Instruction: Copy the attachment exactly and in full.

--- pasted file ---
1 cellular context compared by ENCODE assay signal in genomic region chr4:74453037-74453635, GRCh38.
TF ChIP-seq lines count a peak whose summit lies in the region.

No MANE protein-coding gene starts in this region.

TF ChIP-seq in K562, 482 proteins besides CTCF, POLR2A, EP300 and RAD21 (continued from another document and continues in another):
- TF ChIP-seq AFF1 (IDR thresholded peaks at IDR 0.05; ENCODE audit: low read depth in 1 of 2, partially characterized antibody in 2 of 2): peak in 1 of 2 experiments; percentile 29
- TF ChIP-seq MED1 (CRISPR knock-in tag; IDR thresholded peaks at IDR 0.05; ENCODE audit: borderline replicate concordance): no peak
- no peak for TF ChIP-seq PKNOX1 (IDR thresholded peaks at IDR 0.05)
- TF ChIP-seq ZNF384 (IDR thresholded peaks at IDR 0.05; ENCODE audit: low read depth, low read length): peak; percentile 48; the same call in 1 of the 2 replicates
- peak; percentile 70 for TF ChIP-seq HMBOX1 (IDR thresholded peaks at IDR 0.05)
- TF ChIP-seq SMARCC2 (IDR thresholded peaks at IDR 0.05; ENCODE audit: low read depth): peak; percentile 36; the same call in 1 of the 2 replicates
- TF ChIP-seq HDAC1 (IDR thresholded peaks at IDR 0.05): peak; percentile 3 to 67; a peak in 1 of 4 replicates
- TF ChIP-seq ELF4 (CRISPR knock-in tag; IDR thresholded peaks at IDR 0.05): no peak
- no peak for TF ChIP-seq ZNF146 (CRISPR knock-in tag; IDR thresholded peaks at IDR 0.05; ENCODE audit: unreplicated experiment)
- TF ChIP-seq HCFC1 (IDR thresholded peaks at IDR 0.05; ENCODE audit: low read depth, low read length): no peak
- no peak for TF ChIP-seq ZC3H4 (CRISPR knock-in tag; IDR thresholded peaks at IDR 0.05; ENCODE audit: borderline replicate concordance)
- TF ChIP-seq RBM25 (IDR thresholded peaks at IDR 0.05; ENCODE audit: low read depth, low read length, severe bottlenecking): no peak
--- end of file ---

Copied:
1 cellular context compared by ENCODE assay signal in genomic region chr4:74453037-74453635, GRCh38.
TF ChIP-seq lines count a peak whose summit lies in the region.

No MANE protein-coding gene starts in this region.

TF ChIP-seq in K562, 482 proteins besides CTCF, POLR2A, EP300 and RAD21 (continued from another document and continues in another):
- TF ChIP-seq AFF1 (IDR thresholded peaks at IDR 0.05; ENCODE audit: low read depth in 1 of 2, partially characterized antibody in 2 of 2): peak in 1 of 2 experiments; percentile 29
- TF ChIP-seq MED1 (CRISPR knock-in tag; IDR thresholded peaks at IDR 0.05; ENCODE audit: borderline replicate concordance): no peak
- no peak for TF ChIP-seq PKNOX1 (IDR thresholded peaks at IDR 0.05)
- TF ChIP-seq ZNF384 (IDR thresholded peaks at IDR 0.05; ENCODE audit: low read depth, low read length): peak; percentile 48; the same call in 1 of the 2 replicates
- peak; percentile 70 for TF ChIP-seq HMBOX1 (IDR thresholded peaks at IDR 0.05)
- TF ChIP-seq SMARCC2 (IDR thresholded peaks at IDR 0.05; ENCODE audit: low read depth): peak; percentile 36; the same call in 1 of the 2 replicates
- TF ChIP-seq HDAC1 (IDR thresholded peaks at IDR 0.05): peak; percentile 3 to 67; a peak in 1 of 4 replicates
- TF ChIP-seq ELF4 (CRISPR knock-in tag; IDR thresholded peaks at IDR 0.05): no peak
- no peak for TF ChIP-seq ZNF146 (CRISPR knock-in tag; IDR thresholded peaks at IDR 0.05; ENCODE audit: unreplicated experiment)
- TF ChIP-seq HCFC1 (IDR thresholded peaks at IDR 0.05; ENCODE audit: low read depth, low read length): no peak
- no peak for TF ChIP-seq ZC3H4 (CRISPR knock-in tag; IDR thresholded peaks at IDR 0.05; ENCODE audit: borderline replicate concordance)
- TF ChIP-seq RBM25 (IDR thresholded peaks at IDR 0.05; ENCODE audit: low read depth, low read length, severe bottlenecking): no peak